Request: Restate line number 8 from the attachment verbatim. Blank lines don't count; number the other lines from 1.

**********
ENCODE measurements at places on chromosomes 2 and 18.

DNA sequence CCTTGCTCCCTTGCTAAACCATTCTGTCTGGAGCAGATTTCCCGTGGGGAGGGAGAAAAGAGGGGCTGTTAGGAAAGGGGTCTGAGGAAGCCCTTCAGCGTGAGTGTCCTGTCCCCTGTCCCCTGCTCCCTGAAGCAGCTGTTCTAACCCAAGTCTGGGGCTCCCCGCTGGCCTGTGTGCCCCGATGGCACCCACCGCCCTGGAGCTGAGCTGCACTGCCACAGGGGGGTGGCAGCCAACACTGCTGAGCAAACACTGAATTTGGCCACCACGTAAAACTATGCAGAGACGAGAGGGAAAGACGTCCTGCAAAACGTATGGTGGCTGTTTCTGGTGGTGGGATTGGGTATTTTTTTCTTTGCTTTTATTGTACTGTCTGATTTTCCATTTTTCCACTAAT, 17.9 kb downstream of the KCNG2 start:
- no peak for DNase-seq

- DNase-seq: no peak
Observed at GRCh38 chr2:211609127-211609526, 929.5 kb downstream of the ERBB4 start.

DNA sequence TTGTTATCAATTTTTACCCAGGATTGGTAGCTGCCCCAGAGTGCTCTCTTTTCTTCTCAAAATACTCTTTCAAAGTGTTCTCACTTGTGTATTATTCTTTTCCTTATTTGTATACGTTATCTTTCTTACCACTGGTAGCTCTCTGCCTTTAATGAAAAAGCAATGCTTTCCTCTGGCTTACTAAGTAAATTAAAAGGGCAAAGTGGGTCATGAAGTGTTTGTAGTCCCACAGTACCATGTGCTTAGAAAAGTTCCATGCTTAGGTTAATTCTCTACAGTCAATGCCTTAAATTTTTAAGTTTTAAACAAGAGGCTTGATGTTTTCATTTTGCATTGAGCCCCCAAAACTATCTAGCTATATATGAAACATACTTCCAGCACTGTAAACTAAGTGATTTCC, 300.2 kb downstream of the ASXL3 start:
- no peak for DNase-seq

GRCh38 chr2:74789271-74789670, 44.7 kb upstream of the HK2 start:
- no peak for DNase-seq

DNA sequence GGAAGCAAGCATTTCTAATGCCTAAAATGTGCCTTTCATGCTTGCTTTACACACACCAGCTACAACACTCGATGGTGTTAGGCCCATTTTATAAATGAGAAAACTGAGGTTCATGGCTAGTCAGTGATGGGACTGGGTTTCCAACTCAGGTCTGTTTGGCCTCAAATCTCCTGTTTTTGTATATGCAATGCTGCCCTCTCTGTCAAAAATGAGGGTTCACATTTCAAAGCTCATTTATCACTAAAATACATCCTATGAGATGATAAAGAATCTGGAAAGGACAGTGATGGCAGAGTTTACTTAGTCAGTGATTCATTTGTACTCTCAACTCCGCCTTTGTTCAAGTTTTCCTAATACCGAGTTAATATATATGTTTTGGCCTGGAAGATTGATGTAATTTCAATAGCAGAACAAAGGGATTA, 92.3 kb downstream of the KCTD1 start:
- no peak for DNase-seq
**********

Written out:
GRCh38 chr2:74789271-74789670, 44.7 kb upstream of the HK2 start: